Equally successful as she is controversial, Tracey Emin unveils deeper meanings to some of her most celebrated artworks including her tent, Everyone I Have Ever Slept With and the Turner Prize-nominated My Bed, before welcoming isolation on the mythical island. While her public image is picked apart, the famed artist shares life lessons over a great selection of tracks accompanied by the memories that surround them.

George Michael, 2007.

Fresh out of his 25th-Anniversary world tour, and following a brief stint in community service, George Michael welcomed the solitude of being a castaway. Talking candidly to Kirsty Young, George Michael details how he regained his emotional and professional confidence, reflecting honestly on his private hardships and public triumphs. In this rare interview, George Michael’s Desert Island Disc reveals a happier and more peaceful man.

Vidal Sassoon, 2011.

Veteran hairdresser Vidal Sassoon voluntarily chose to be a castaway for a second time in October 2011 – his first appearance on the show in 1970. While his record choices did not stray far from his original choices of jazz and opera, Kirsty Young did allow for Sassoon to take a dozen bottles of Vidal Sassoon hair shampoo as his luxury item. The episode is not to be overlooked, Sassoon fondly reminisces on growing up in an orphanage in gritty East London, to his defining hairstyle beginnings with Mary Quant and Twiggy, to name a few.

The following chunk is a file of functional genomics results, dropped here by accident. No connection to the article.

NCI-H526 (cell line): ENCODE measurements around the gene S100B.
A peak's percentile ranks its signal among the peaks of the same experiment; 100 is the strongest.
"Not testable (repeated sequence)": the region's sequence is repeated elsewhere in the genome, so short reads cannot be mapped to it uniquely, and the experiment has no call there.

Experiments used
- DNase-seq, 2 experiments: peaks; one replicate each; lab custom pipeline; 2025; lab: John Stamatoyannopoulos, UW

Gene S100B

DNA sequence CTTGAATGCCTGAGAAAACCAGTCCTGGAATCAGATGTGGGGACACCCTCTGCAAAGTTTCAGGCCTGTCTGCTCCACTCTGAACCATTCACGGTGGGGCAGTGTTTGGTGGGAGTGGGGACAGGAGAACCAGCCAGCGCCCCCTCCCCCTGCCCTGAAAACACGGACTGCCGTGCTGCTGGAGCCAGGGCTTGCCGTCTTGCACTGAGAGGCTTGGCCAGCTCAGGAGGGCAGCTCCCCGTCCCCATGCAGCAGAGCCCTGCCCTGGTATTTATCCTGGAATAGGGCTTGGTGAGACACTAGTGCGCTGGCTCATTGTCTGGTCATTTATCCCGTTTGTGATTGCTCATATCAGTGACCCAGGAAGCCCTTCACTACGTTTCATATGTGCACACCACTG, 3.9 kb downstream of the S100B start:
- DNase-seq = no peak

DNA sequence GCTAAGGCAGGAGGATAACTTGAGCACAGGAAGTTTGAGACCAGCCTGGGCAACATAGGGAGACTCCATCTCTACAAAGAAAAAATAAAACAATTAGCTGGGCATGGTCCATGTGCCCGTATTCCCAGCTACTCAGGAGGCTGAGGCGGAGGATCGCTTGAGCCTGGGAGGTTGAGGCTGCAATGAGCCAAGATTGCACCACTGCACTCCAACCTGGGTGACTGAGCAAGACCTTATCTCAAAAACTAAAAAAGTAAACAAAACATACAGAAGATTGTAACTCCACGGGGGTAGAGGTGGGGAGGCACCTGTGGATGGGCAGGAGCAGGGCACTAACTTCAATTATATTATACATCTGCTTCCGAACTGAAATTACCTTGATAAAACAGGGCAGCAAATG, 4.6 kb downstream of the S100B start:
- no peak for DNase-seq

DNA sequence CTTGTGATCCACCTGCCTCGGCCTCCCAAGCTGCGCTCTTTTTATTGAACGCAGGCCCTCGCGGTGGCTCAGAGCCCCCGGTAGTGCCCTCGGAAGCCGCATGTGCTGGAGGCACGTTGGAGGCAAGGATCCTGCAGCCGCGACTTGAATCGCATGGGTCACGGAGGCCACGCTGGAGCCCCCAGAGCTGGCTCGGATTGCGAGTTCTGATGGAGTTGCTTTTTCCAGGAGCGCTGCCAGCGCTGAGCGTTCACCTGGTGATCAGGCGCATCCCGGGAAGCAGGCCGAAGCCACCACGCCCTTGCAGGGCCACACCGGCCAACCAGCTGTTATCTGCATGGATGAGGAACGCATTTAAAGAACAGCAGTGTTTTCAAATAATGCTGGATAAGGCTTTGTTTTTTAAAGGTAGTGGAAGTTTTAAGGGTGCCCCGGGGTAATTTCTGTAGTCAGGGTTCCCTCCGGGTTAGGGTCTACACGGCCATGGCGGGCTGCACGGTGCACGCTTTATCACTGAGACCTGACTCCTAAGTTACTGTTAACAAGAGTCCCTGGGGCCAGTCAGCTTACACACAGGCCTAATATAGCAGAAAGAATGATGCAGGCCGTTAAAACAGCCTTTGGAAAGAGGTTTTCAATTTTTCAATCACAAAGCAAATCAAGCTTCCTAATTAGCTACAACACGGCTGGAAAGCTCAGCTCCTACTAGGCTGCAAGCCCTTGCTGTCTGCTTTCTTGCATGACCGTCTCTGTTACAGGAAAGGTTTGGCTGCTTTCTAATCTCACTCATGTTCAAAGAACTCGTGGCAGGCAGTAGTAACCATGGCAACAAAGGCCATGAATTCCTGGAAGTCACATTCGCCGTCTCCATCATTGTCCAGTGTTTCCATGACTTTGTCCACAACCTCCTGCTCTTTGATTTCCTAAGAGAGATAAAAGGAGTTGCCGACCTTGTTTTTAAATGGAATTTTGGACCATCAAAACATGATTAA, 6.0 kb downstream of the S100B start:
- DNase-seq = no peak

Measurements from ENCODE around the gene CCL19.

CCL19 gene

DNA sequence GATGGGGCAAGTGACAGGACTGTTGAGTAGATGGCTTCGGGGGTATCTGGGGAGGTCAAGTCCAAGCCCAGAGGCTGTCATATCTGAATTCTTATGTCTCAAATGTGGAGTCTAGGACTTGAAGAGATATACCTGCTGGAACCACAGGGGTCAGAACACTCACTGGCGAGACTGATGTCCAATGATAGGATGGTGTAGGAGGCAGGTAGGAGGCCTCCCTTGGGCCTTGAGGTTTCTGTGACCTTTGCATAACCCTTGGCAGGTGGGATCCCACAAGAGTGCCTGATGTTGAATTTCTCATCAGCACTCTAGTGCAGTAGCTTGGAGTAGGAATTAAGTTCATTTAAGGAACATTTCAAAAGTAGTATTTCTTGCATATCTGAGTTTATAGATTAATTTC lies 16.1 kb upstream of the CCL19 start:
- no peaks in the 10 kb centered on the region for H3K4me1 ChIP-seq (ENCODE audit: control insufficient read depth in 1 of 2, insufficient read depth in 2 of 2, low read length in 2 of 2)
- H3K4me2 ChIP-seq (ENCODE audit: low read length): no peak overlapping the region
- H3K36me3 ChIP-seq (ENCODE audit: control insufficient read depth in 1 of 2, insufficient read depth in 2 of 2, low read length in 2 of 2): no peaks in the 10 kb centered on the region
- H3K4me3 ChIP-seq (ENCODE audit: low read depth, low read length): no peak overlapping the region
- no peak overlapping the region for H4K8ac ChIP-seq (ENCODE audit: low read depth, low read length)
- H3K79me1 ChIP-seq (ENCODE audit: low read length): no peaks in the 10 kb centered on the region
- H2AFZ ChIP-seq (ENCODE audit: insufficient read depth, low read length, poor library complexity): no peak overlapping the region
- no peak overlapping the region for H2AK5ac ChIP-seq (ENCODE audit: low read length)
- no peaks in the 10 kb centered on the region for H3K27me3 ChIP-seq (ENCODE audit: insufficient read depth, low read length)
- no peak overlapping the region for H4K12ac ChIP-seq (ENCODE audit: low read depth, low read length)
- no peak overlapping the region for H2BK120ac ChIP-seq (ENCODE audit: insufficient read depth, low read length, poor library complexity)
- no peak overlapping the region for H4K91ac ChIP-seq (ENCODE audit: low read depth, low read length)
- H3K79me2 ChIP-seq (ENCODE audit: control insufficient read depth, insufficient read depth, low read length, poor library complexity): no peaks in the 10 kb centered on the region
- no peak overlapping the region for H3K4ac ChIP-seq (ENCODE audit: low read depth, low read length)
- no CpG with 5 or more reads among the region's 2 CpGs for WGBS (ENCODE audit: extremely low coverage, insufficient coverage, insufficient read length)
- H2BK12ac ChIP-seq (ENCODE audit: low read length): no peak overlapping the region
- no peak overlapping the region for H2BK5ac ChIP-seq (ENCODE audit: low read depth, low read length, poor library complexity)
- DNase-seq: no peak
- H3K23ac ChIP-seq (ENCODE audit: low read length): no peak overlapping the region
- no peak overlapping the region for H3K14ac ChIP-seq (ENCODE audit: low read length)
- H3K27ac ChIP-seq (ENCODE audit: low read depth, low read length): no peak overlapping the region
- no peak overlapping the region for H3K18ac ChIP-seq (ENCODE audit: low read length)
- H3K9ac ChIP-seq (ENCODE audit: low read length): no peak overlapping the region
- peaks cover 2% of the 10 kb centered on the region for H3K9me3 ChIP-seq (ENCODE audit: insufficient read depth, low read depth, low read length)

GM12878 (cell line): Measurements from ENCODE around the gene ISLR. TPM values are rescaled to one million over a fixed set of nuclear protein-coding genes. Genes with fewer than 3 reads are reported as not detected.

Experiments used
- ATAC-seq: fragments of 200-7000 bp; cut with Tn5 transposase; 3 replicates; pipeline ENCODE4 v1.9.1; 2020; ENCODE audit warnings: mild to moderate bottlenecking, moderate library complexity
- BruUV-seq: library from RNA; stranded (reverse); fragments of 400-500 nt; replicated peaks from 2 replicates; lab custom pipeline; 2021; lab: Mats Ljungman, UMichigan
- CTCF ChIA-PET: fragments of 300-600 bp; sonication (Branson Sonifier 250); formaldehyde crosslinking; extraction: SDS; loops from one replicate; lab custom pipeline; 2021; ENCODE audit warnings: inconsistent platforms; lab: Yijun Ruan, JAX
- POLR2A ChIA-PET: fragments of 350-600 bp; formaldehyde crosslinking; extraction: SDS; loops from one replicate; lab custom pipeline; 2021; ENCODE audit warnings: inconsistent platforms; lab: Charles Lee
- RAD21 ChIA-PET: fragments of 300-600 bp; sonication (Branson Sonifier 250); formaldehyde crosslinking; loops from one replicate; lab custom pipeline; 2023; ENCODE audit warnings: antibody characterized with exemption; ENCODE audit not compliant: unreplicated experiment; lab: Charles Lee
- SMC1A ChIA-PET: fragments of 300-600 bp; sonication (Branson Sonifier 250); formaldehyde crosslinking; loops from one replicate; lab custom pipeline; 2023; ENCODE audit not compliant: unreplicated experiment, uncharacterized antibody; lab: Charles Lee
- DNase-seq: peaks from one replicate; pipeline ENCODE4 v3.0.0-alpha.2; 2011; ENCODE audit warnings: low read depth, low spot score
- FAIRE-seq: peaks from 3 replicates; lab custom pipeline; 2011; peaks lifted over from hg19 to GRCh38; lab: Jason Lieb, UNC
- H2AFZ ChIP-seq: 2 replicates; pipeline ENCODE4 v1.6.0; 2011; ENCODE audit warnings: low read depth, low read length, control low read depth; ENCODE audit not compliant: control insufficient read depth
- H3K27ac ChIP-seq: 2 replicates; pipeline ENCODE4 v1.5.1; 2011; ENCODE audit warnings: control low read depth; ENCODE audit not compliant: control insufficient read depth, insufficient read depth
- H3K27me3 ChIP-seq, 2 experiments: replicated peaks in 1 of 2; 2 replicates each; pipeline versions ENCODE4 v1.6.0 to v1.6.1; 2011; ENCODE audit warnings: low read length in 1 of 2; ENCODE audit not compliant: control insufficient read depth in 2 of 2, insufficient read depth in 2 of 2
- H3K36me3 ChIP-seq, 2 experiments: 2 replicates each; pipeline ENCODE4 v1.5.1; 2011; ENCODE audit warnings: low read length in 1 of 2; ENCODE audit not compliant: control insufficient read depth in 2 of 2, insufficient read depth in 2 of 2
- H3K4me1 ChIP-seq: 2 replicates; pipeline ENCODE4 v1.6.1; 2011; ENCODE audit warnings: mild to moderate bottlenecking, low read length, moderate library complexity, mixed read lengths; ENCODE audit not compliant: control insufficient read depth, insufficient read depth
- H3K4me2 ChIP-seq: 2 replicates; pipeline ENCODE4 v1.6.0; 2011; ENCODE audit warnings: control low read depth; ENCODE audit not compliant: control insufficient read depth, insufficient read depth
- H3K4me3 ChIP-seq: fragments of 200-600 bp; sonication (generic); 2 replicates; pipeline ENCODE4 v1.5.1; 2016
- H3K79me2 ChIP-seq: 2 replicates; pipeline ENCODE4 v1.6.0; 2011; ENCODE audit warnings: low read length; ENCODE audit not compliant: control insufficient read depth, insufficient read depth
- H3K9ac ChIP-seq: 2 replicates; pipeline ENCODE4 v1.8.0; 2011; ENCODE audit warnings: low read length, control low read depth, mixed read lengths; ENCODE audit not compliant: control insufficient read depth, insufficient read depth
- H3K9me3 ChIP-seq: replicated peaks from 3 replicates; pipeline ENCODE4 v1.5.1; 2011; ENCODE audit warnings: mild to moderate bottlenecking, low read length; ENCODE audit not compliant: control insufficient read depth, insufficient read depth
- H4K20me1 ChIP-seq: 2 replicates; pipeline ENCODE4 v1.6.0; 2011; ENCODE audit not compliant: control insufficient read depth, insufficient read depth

Steve McQueen, 2014.

A particular episode of Desert Island Discs that is often cited as one of the best interviews from Kirsty Young, is with the British artist and film director Steve McQueen. His astonishing art and feature films, including Hunger and Oscar winning 12 Years A Slave are all unpicked here. He speaks vividly and beautifully about the next-to-zero difference between his two artistic fields, while selecting an excellent tracklist including Miles Davis, Kate Bush and Prince.

Lemn Sissay, 2015.

Poet, writer and playwright Lemn Sissay expressed in 2019 that his time on Desert Island Discs was and will always be “a vital part of his life” – and it’s not hard to see why. In conversation with Kirsty Young, Sissay retells his story of living with foster parents and growing up in children’s care homes, to the moment he self-published his first book of poetry while out of employment. Take time out to revisit this moving episode, one that is guaranteed to uplift.

Tom Hanks, 2016.

In 2016, Tom Hanks’ fictional time spent in isolation reminded him of his confrontation with the loneliness in his life as a young actor. An episode that is sure to move you to tears as the famed actor recalls – through powerful storytelling – how theatre allowed him to express himself in his roles, while developing an understanding of the differences between loneliness and solitude. It is another exceptional example of Kirsty Young’s service to Desert Island Discs.

Anne-Marie Duff, 2018.

Anne-Marie Duff was one of the last remaining castaways in Kirsty Young’s long-running residency on Desert Island Discs, and the episode is a true classic. The former Shameless actress reflects lovingly on her working-class roots, the obstacles she overcame and recalls the bittersweet moment she knew her marriage was over; “I can love, and I can hurt. But I can love again” she tells Kirsty as Nick Cave & The Bad Seeds’ “Love Letter” creeps in.